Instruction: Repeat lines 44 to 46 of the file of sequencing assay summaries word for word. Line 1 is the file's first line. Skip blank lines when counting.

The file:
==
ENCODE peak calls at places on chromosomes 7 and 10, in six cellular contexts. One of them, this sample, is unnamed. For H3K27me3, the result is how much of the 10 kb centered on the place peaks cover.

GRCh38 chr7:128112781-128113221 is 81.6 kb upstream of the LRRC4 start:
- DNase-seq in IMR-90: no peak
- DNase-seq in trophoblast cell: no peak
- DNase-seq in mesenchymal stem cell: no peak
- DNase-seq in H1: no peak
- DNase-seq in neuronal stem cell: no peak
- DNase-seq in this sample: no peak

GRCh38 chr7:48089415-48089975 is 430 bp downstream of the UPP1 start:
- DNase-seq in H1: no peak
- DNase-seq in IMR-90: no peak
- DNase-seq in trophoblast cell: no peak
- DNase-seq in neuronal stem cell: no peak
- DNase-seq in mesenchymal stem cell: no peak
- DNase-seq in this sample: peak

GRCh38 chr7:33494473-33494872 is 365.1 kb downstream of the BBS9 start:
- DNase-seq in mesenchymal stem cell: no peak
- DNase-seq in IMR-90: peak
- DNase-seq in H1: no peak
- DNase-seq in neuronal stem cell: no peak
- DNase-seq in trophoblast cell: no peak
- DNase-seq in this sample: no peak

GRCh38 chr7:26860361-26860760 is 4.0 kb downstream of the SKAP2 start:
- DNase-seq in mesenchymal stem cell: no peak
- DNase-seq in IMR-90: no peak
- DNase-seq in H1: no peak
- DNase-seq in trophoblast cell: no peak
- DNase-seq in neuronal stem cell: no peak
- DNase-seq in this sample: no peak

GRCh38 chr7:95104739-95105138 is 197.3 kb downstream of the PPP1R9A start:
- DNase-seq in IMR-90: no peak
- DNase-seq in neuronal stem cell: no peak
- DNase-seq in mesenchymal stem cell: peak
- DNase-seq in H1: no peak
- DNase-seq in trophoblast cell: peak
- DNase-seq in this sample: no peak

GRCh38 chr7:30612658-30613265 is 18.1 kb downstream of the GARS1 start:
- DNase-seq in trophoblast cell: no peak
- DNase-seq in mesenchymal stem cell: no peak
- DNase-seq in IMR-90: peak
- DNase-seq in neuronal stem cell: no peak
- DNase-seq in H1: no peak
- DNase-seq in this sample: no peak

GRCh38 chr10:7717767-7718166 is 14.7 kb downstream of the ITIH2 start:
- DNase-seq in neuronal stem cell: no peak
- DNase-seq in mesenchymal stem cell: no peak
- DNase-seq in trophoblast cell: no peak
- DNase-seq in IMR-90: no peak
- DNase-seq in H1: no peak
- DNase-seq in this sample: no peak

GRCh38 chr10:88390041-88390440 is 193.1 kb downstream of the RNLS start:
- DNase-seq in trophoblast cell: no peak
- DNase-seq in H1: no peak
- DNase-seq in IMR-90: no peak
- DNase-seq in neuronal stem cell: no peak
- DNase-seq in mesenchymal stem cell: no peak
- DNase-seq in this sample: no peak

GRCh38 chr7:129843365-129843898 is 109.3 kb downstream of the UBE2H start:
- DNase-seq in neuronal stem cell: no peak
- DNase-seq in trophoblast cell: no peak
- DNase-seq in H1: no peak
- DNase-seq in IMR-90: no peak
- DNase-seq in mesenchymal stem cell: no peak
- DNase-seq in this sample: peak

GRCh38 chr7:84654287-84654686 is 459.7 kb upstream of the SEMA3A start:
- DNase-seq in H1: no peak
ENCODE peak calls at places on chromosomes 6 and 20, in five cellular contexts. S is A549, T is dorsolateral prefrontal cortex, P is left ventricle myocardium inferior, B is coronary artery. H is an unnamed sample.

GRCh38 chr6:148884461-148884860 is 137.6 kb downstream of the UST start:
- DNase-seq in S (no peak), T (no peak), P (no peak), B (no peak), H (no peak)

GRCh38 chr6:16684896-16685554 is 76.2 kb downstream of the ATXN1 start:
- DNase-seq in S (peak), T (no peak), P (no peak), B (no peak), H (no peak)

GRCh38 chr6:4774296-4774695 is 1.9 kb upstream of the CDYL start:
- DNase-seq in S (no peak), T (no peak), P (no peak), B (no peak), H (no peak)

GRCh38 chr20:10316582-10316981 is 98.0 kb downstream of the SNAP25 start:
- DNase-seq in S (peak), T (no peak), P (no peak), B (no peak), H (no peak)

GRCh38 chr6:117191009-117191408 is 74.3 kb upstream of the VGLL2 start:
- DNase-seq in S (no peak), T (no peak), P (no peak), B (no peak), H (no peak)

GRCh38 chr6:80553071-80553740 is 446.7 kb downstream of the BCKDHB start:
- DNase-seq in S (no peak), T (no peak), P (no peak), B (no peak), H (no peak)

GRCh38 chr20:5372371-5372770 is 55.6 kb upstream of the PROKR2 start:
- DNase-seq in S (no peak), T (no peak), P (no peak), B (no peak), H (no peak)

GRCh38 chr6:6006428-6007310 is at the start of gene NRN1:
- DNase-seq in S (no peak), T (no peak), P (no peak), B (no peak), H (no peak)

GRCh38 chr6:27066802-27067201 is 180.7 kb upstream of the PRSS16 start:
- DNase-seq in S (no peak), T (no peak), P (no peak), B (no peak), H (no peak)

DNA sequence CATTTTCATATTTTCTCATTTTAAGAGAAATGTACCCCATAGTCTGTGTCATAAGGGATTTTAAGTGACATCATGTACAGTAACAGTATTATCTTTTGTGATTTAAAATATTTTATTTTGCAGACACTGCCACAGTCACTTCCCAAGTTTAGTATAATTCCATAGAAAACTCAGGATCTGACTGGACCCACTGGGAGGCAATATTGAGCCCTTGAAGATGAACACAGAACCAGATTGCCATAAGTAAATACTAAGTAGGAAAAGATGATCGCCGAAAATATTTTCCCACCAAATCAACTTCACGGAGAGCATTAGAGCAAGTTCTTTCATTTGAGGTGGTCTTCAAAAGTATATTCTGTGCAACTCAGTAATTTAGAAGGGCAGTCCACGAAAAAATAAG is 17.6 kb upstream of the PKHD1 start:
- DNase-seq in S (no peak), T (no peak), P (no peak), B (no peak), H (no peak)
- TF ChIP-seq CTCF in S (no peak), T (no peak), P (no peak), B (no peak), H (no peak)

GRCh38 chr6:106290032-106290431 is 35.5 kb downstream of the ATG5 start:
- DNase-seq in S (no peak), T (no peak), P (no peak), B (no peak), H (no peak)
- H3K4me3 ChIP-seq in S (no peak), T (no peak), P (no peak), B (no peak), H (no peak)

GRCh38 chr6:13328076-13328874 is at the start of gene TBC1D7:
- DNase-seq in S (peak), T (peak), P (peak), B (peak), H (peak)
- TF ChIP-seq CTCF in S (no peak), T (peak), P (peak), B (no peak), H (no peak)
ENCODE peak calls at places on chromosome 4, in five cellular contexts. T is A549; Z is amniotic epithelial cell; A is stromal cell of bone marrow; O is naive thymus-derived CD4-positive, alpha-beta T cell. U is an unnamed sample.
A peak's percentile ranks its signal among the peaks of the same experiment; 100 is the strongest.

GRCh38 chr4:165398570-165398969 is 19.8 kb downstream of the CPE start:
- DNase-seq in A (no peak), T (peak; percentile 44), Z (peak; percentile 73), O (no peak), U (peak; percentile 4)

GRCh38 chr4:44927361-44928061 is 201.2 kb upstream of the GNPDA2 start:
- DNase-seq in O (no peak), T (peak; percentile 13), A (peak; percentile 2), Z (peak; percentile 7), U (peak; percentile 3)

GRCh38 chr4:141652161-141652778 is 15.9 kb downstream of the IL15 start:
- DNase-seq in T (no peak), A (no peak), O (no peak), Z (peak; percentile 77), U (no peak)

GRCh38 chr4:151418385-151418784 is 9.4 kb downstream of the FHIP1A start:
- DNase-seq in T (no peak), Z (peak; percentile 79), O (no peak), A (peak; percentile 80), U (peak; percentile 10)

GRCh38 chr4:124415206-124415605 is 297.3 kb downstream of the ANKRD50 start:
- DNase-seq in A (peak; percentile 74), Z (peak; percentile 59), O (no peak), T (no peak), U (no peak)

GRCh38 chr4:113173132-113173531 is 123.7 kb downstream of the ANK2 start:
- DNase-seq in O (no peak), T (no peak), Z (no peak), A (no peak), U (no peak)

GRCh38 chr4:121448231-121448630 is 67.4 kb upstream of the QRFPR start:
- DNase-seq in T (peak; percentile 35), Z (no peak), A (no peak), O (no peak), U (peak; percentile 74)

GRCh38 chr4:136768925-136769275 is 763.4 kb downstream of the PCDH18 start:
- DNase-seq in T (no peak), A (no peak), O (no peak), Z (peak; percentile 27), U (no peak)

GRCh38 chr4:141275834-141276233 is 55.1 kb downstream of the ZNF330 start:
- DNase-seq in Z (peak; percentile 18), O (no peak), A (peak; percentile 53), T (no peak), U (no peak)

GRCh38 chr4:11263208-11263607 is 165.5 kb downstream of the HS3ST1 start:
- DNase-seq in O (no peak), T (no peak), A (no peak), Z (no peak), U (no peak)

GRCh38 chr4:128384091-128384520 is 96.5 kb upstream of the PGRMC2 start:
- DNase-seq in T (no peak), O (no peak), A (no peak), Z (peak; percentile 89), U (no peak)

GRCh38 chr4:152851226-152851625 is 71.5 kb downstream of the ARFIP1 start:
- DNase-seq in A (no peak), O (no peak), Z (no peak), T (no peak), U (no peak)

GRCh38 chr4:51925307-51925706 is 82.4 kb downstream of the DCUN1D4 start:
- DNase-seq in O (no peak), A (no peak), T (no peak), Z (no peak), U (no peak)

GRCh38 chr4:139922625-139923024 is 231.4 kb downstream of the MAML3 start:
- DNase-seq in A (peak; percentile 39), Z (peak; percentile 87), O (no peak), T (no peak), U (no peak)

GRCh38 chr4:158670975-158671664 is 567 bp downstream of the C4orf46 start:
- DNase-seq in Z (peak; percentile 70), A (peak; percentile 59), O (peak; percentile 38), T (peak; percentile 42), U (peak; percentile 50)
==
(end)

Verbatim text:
GRCh38 chr10:7717767-7718166 is 14.7 kb downstream of the ITIH2 start:
- DNase-seq in neuronal stem cell: no peak
- DNase-seq in mesenchymal stem cell: no peak